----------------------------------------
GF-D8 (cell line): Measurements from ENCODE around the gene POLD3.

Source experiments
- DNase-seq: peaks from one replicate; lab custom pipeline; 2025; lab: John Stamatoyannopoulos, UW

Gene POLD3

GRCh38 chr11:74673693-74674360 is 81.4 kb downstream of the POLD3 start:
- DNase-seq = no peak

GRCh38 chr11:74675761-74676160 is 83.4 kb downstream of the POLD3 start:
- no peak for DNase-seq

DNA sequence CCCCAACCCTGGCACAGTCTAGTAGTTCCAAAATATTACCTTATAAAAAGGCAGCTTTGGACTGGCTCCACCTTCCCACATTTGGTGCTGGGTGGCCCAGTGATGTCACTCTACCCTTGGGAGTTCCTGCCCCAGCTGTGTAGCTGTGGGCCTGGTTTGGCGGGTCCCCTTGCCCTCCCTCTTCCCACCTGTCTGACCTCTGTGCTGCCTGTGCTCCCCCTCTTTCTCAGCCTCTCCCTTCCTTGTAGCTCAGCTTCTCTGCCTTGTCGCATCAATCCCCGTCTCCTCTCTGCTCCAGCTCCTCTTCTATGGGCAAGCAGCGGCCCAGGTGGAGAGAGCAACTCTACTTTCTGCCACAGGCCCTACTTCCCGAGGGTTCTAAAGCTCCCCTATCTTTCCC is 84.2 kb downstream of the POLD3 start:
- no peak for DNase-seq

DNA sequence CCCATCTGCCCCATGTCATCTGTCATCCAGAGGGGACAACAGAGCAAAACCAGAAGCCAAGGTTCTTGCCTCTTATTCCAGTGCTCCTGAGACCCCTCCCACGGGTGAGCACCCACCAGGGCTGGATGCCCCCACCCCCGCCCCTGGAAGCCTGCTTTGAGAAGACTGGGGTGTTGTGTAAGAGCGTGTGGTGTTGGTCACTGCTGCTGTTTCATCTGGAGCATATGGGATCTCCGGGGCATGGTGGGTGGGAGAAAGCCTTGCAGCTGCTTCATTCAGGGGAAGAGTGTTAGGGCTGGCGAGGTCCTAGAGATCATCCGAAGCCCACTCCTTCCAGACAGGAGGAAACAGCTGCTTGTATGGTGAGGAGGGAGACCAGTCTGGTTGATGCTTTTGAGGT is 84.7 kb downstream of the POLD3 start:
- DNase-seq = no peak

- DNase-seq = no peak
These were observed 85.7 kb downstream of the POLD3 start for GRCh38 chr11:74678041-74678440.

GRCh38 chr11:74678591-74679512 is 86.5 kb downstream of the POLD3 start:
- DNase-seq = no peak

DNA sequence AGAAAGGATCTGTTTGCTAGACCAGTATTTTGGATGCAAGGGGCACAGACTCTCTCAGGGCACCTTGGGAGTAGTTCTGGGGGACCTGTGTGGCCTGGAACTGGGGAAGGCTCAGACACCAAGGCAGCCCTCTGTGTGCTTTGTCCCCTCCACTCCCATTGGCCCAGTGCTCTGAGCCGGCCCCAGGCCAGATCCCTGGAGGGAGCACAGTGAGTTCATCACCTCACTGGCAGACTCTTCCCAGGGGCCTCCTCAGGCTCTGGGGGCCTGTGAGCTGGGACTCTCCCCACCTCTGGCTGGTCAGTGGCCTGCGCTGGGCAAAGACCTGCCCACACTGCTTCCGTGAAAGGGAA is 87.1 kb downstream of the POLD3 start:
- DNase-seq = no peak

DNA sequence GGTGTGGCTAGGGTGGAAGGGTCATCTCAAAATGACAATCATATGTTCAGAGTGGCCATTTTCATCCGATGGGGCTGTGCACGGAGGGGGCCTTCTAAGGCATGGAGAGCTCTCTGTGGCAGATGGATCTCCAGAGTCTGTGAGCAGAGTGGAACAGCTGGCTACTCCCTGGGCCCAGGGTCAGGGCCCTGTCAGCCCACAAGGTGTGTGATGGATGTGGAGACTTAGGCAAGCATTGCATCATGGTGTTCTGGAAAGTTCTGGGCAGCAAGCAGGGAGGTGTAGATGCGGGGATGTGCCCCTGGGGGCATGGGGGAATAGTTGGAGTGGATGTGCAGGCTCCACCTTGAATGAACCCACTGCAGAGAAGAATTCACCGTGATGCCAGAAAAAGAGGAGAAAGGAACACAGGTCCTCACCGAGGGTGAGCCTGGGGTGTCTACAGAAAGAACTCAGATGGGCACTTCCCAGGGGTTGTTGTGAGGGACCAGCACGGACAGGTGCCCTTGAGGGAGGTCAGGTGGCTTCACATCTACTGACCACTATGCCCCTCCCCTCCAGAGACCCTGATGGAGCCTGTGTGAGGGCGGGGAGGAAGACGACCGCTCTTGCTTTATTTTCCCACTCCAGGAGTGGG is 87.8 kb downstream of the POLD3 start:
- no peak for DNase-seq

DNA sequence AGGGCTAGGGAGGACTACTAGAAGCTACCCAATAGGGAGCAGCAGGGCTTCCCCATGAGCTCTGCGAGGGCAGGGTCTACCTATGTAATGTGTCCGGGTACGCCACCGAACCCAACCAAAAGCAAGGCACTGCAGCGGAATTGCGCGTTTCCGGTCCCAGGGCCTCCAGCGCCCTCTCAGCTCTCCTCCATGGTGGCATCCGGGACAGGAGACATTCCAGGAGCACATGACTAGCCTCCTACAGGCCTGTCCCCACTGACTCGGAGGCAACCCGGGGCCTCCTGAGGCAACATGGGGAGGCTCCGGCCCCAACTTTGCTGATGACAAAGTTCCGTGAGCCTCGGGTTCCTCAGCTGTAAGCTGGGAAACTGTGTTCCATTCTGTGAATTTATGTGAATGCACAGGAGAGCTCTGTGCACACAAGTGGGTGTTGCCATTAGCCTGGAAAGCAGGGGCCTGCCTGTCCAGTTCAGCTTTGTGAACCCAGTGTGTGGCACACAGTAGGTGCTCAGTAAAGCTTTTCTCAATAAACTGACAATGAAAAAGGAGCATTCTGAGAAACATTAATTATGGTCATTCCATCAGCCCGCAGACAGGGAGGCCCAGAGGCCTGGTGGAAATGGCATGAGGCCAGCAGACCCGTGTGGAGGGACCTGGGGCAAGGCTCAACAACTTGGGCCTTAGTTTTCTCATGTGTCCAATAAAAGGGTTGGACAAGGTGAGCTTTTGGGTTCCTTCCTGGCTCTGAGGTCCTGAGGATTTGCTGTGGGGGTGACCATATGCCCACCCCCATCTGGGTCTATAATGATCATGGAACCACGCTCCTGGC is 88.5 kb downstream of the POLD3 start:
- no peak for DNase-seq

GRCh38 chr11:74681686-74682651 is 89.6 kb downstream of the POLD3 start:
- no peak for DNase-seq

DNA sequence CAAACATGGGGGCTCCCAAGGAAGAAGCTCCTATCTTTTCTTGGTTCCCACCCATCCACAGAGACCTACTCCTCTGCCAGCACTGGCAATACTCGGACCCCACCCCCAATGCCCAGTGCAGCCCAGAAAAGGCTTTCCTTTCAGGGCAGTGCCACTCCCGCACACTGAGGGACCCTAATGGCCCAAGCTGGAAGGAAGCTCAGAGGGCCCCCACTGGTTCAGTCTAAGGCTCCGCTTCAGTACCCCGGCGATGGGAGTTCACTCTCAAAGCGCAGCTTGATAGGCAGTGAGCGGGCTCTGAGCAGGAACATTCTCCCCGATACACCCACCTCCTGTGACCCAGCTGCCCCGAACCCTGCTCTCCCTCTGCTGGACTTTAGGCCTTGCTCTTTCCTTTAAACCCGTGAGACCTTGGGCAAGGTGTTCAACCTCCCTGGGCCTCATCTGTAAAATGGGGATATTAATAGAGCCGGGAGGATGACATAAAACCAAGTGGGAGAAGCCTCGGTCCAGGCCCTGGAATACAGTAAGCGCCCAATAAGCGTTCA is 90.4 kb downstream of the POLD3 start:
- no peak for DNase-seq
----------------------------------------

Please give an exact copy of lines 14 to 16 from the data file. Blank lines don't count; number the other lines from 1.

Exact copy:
These were observed 85.7 kb downstream of the POLD3 start for GRCh38 chr11:74678041-74678440.

GRCh38 chr11:74678591-74679512 is 86.5 kb downstream of the POLD3 start:
- DNase-seq = no peak